First appearing as a McGraw-Hill hardcover in 1990, and then, later that year as a Bantam paperback, Biospheres: the Metamorphosis of Planet Earth, was translated into French and Italian. Dorion Sagan's first sole-authored book, it was a meditation on the nature of biospheric life, presenting a Nietzschean ecology and arguing that Earth itself did indeed bear signal traits of a living organism. Long out of print, this speculative work on the nature and future of life on Earth is once again being made available.
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Dorion Sagan is an award-winning author and co-author of twenty-four books translated into eleven languages. His writings have appeared in The New York Times, The New York Times Book Review, The Skeptical Inquirer, Wired, Cabinet, Natural History, The Sciences, and other magazines. His coauthored What is Life? (Main Selection, Global Business Network Book Club), was called “A masterpiece of science writing” in Orion magazine, and included on a list of “Mind-Altering Masterpieces” by Utne Reader. His book Into the Cool, coauthored with ecologist Eric D. Schneider, was tagged “fascinating” by Nobel Prize winning chemist and poet Roald Hoffmann, and Melvin Konner, in The New York Times wrote about Microcosmos: Four Billion Years of Microbial Evolution that "this admiring reader of Lewis Thomas, Carl Sagan and Stephen Jay Gould has seldom, if ever, seen such a luminous prose style in a work of this kind." Although known primarily as a science writer and essayist, he has also contributed to philosophical works such as Zone 6 (MIT Press) and A Foray into the Worlds of Animals and Humans (University of Minnesota Press). A Fellow of the Lindisfarne Association, he has been a Humana Scholar at Centre College in Danville, Kentucky, and received an Educational Press Association of America Excellence in Educational Journalism Award for “The Riddle of Sex,” which appeared in The Science Teacher. His Death and Sex, a two-in-one hardcover published by Chelsea Green, won the 2010 New York Book Show in the competitive general trade nonfiction category. His current interests include philosophy and science fiction.From Publishers Weekly:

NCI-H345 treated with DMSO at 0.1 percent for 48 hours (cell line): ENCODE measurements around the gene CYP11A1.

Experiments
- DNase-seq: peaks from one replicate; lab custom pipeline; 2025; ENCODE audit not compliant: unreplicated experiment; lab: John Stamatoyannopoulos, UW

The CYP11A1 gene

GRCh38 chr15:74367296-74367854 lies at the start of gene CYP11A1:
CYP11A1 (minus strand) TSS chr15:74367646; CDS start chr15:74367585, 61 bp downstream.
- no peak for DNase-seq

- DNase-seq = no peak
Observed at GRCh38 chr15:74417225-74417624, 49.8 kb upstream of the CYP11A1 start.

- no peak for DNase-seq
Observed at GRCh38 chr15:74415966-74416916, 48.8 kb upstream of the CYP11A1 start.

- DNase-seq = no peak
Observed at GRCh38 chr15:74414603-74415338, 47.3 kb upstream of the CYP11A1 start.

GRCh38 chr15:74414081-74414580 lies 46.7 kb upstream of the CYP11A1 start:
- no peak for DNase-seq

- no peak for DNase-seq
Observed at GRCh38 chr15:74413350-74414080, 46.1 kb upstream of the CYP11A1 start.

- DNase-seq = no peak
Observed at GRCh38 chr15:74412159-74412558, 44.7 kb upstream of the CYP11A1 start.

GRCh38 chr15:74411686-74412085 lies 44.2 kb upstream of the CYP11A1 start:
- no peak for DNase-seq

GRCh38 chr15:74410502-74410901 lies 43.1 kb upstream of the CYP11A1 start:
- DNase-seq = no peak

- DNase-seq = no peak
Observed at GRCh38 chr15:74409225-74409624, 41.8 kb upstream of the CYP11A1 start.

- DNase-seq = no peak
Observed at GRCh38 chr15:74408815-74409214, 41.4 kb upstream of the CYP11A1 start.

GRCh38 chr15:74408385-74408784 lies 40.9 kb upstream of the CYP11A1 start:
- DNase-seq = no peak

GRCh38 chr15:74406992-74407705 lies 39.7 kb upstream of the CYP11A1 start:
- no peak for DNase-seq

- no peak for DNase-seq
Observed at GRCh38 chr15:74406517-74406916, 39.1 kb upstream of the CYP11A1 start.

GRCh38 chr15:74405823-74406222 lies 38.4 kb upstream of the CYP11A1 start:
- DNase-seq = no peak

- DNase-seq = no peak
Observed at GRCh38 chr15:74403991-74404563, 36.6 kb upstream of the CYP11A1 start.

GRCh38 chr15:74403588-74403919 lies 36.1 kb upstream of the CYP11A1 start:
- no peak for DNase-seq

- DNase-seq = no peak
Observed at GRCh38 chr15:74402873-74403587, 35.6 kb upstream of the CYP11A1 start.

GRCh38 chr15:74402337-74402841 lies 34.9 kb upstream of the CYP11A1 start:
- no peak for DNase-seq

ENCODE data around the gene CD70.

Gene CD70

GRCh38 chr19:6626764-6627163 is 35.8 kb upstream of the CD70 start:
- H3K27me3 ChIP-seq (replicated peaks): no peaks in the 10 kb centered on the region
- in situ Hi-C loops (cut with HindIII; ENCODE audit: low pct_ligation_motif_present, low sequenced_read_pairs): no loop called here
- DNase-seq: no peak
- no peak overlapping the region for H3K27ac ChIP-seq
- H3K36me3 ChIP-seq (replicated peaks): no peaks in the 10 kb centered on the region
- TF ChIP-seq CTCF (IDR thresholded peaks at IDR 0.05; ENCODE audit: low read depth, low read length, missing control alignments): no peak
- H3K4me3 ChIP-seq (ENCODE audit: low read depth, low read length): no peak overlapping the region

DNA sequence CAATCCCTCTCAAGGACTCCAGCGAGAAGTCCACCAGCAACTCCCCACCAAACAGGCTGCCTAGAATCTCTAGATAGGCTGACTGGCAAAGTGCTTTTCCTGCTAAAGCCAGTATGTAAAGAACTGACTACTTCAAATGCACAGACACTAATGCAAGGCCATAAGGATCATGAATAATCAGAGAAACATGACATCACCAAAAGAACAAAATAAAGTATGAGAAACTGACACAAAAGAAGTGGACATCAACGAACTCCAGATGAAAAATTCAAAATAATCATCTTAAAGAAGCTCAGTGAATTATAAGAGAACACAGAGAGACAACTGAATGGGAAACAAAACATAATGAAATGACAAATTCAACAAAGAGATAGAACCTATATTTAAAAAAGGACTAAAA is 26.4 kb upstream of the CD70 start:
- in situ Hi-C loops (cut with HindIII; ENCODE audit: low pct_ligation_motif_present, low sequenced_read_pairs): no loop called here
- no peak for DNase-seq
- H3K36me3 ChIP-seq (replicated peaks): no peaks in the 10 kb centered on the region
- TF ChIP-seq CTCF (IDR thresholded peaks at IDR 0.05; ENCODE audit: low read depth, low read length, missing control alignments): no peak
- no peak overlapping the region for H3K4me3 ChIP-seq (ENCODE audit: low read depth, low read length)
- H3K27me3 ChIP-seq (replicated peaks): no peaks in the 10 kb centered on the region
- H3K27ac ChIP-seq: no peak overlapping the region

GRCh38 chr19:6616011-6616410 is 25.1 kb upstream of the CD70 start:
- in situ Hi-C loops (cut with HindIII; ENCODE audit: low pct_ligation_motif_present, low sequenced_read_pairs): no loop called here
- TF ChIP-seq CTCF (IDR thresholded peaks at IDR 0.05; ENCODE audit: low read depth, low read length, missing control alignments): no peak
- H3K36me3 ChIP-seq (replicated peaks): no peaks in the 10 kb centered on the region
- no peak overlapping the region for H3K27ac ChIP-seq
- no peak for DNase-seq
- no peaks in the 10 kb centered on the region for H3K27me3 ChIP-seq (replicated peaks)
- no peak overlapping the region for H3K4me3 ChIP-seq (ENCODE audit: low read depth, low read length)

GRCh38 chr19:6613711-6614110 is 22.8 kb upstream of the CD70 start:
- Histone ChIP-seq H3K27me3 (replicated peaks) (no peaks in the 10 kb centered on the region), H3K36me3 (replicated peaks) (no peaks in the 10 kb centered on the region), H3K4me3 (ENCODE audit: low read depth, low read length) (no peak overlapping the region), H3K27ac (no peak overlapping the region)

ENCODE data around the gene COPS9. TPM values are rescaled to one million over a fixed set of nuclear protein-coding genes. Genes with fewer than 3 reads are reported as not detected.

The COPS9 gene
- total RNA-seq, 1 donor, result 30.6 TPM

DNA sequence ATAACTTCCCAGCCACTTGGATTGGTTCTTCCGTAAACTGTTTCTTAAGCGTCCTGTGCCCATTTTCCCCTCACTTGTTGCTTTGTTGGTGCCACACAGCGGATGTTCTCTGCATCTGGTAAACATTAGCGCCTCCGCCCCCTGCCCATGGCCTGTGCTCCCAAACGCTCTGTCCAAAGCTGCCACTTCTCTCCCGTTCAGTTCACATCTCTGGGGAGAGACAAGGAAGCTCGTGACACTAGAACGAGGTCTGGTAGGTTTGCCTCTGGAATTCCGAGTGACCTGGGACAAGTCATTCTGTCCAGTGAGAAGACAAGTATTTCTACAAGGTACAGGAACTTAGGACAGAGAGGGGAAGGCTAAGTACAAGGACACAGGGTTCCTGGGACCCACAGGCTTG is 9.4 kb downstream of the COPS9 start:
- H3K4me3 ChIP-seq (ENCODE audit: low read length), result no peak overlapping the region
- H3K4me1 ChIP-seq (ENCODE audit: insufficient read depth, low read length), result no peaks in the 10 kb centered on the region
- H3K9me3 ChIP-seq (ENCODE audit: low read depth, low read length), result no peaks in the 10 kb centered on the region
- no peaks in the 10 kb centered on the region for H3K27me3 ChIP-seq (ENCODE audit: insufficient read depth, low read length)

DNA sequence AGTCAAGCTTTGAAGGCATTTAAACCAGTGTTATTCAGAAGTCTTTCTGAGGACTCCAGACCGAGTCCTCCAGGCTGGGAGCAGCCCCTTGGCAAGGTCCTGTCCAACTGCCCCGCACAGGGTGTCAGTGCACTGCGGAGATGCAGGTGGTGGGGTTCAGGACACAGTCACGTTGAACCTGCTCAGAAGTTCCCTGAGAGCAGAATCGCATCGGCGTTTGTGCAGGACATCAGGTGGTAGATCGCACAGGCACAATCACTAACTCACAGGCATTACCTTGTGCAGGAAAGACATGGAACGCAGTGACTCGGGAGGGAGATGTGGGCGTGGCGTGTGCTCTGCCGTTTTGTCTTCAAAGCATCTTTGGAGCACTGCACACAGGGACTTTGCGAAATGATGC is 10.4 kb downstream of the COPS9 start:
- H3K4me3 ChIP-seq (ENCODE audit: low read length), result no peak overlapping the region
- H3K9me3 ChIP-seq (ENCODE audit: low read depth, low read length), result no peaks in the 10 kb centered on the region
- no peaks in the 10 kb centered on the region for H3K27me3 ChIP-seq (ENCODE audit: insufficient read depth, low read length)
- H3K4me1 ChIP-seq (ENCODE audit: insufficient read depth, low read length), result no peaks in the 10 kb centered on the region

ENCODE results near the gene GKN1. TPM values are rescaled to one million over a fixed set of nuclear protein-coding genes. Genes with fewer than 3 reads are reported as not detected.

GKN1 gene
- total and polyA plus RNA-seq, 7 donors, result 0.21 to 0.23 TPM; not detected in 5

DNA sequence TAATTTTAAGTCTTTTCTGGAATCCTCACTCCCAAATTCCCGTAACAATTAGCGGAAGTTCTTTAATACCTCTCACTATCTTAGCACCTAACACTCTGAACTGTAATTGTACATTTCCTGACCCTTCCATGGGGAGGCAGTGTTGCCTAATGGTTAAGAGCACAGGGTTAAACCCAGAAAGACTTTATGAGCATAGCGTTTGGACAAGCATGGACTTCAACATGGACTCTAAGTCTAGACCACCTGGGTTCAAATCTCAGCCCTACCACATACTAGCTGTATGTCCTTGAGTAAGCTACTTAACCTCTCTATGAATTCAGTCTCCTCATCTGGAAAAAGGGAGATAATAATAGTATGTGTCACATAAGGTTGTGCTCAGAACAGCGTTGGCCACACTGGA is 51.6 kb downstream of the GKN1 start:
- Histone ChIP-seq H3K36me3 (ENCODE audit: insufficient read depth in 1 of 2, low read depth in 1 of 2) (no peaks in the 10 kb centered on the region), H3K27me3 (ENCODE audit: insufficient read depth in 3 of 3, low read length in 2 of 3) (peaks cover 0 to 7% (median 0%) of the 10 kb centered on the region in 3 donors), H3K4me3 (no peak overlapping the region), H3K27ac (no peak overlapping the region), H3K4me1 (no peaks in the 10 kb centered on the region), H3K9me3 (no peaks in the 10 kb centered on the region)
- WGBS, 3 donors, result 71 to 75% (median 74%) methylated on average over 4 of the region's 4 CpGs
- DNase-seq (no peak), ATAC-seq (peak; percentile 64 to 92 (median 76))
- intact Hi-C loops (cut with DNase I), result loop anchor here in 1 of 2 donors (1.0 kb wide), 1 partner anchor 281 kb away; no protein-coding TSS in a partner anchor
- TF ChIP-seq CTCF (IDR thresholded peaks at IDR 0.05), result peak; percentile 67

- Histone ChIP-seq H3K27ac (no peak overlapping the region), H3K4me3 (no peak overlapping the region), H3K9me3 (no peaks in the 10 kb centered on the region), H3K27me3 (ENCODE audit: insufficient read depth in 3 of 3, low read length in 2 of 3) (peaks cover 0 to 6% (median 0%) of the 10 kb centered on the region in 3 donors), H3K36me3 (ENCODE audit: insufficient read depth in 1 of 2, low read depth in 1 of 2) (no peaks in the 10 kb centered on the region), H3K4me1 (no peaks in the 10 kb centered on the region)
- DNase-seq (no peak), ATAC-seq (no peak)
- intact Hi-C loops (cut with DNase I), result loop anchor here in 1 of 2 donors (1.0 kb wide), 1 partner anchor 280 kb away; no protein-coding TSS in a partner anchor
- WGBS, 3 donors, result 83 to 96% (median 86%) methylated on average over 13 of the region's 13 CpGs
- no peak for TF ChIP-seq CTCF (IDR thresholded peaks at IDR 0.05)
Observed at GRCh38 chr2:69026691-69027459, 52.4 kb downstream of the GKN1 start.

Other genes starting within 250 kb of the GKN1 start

Biospheres are self-contained ecological environments, ranging from laboratory-bred bacteria colonies to the Soviet Bios project involving prototypes of interplanetary spaceships. Coauthor with Lynn Margulis of Micro cosmos , Sagan takes a close look at Biosphere II, a sealed metal-and-glass terrarium for animals, plants and humans now under construction near Tucson, Ariz. Criticized by some as technocratic Disneylands or elitist retreats, biospheres are defended here as bulwarks against an increasingly polluted world, as experimental laboratories and even as confirmation of British chemist James Lovelock's Gaia hypothesis, which views planet Earth as a single, live, self-regulating organism. Sagan's convoluted futurist tract is most useful for its sifting of evidence for the Gaia hypothesis from diverse areas--the behavior of termites, atmospheric science, genetics, etc.
Copyright 1990 Reed Business Information, Inc.
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Book Description Mcgraw-Hill. Hardcover. Book Condition: New. 0070544263 New Condition. Bookseller Inventory # NEW6.1029014
Book Description Mcgraw-Hill, 1990. Hardcover. Book Condition: New. Bookseller Inventory # P110070544263
Book Description Mcgraw-Hill, 1990. Hardcover. Book Condition: New. Bookseller Inventory # DADAX0070544263
Book Description Mcgraw-Hill, 1990. Hardcover. Book Condition: New. book. Bookseller Inventory # 0070544263
Book Description Mcgraw-Hill, 1990. Hardcover. Book Condition: New. book. Bookseller Inventory # 70544263